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My fiscal policy, my monetary policy, and me; also, nerd EGOT

The words fiscal and monetary seem to be related, so why do we refer to fiscal policy and monetary policy as two separate things? They are, in fact, connected and it’s easy to blur the lines.

Monetary policy - or how much actual money is circulating in an economy - is set and pursued by the central bank of a country, the Federal Reserve of the United States, in this case. The Fed has twin goals, known as the dual mandate: maximum employment and stable prices. If the Fed starts getting an indication that the economy is slowing, for example, it will take steps to increase the supply of money available in the economy. Generally, it would do this by lowering interest rates, which makes it cheaper to borrow money; that would have the effect of encouraging business and consumer behavior. We see this now with the extremely low interest rates, which are undoubtedly influencing the decision to buy a home for lots of you. The Federal Reserve, headed by a Chair of the Board (currently Jerome Powell) and comprising 12 separate Reserve Banks, officially and traditionally operates independently of the government; it’s not funded by Congress and their decisions are not subject to Congressional approval.

FIscal policy, on the other hand, is undertaken by the government itself: these are the tax-and-spend targets that Congress, and the executive, use to influence the economy. Higher government spending - on infrastructure projects, for example - might be enacted in an effort to encourage growth by getting people to work, who would then presumably spend their earnings. These decision, of course, are inherently political and partisan, and often more driven by what lawmakers want the policy to be rather than what economic effect they think will follow. Besides that, fiscal measures are generally thought of as not being as effective in influencing the overall economy as monetary policy is. But it’s undeniable that they are intertwined, and that neither set of decisions can happen in a vacuum: if they are working at cross-purposes, which policy dominates? And how does it affect your personal finances? Interest rates (monetary policy) surely have a measurable short-term impact, both on savings and borrowing rates. The stock market reacts to interest rate changes, because it affects how easily companies can grow. And we’re directly impacted by changes in tax rates; possibly less directly, but no less importantly, by changes in spending priorities.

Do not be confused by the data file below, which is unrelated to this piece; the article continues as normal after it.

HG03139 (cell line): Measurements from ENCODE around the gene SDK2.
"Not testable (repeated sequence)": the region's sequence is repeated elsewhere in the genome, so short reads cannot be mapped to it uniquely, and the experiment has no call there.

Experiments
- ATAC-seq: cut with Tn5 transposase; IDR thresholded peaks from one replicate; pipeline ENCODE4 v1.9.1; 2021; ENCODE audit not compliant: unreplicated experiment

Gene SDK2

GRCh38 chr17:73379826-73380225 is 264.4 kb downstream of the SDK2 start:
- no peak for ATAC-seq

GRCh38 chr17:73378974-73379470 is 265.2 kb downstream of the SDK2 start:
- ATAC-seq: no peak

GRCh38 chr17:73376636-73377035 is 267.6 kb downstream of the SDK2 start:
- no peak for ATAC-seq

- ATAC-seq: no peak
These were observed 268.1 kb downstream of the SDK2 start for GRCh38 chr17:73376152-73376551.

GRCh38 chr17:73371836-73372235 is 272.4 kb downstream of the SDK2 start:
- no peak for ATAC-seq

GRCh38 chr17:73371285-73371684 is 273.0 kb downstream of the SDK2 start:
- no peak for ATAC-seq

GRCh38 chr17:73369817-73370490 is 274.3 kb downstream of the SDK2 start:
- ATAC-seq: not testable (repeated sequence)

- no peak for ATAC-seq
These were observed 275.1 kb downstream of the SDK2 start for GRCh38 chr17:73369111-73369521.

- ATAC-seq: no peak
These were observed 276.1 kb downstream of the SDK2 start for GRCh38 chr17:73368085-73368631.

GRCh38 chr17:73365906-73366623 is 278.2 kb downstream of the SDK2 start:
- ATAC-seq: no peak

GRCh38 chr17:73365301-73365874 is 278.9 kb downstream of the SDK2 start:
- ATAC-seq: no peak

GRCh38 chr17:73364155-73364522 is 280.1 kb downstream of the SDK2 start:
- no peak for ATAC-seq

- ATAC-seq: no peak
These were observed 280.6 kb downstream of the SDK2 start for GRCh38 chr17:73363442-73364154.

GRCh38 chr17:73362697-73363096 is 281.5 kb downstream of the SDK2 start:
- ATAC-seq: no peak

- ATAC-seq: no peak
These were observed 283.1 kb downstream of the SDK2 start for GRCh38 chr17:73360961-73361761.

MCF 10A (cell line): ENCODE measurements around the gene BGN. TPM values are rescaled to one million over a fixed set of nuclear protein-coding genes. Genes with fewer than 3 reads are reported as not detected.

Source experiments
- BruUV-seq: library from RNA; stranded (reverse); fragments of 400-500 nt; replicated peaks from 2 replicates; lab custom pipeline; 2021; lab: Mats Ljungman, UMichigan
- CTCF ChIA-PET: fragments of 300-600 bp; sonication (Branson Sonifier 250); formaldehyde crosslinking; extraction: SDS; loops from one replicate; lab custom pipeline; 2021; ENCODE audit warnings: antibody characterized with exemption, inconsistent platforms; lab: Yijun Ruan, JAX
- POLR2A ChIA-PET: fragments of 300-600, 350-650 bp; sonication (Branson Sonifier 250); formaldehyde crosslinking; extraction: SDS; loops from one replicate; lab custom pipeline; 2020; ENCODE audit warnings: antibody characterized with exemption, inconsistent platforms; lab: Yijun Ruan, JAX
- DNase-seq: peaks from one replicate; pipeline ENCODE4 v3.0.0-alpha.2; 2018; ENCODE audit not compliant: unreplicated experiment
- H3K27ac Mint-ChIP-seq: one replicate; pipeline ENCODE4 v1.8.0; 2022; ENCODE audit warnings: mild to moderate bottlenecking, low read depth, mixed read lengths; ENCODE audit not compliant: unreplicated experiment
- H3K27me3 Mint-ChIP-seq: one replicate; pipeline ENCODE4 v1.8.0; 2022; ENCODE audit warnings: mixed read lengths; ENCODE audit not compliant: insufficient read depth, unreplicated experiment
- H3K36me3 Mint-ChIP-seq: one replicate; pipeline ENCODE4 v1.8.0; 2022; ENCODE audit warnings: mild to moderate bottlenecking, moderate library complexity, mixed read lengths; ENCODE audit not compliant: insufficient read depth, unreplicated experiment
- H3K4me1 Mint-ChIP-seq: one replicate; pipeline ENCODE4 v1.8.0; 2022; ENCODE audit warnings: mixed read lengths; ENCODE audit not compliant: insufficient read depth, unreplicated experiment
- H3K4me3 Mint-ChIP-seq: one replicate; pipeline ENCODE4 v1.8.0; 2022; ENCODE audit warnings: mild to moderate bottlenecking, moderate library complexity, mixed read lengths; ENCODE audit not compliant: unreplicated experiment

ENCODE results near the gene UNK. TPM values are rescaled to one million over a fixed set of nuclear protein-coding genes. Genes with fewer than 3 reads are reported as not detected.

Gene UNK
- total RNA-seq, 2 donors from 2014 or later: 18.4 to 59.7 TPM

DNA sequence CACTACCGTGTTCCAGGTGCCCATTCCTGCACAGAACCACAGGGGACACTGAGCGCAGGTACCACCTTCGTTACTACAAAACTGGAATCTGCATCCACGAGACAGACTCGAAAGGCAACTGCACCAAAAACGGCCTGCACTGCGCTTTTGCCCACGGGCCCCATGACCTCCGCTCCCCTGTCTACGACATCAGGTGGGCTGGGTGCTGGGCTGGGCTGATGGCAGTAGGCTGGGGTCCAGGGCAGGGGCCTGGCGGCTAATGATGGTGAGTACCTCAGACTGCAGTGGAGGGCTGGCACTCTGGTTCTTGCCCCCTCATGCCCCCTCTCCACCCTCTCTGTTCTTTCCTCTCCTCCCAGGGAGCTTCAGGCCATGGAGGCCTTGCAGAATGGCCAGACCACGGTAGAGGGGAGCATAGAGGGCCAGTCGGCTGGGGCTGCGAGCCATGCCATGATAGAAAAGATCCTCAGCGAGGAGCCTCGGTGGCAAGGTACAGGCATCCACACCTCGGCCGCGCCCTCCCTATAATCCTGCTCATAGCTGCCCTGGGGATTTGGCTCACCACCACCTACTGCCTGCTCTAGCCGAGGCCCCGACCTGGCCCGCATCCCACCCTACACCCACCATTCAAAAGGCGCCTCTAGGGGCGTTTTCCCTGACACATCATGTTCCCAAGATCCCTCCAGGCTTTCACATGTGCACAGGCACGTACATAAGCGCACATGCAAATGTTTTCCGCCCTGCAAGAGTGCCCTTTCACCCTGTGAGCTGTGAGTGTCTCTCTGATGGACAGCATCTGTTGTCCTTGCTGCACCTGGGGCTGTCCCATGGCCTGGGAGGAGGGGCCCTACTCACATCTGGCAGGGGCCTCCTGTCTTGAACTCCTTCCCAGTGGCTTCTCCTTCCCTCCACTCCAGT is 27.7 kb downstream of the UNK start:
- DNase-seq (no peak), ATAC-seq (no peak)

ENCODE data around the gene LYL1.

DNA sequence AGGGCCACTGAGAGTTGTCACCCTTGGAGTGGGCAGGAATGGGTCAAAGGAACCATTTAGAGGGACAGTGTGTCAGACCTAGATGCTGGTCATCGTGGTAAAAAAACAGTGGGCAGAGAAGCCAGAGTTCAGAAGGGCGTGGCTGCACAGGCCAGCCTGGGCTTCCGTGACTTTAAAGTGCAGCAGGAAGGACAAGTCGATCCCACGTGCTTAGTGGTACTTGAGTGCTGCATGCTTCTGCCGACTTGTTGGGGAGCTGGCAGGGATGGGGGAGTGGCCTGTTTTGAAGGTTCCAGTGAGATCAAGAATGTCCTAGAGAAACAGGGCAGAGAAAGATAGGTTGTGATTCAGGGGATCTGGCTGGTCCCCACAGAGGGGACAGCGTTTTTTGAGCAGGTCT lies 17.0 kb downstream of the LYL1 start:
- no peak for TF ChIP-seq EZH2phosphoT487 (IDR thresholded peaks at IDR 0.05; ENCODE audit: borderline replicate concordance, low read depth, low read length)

The Department of the Treasury enacts the fiscal policies passed by the legislative and executive branches. (The IRS, for example, is a bureau of the Treasury Department.) President-Elect Biden’s nominee for Secretary of the Treasury is Janet Yellen, who was herself Fed Chair before Jerome Powell (she was also the Chair of the Council of Economic Advisors, and will be the first to have held all three titles. NERD EGOT!). She is uniquely positioned to understand that intertwining of federal and monetary policy, and is seen as a welcome choice. She’s on record already as wanting Congress to ‘go big” with the next round of fiscal stimulus.

The pandemic required an enormous governmental response, and will undoubtedly require still more. Perhaps the biggest monetary policy response came on March 15 of last year, when the Fed met early and set interest rates at near zero. This was to allow banks to lend and consumers and business to borrow if needed. But in all honesty the ability of the Federal Reserve to blunt the impact of the pandemic on consumers was limited - low interest rates are nice if you’re borrowing, but there wasn’t a problem accessing credit before the crisis, and rates were already pretty low. On the other hand, this is a unique situation where big fiscal strokes can make a big difference: that was the CARES Act. Unemployment insurance, direct payments, availability of business loans via the PPP, suspension of federal student loan interest were all measures of government spending that were meant to stave off a massive economic contraction. It’s generally accepted that the unprecedented circumstances warrant such big moves.


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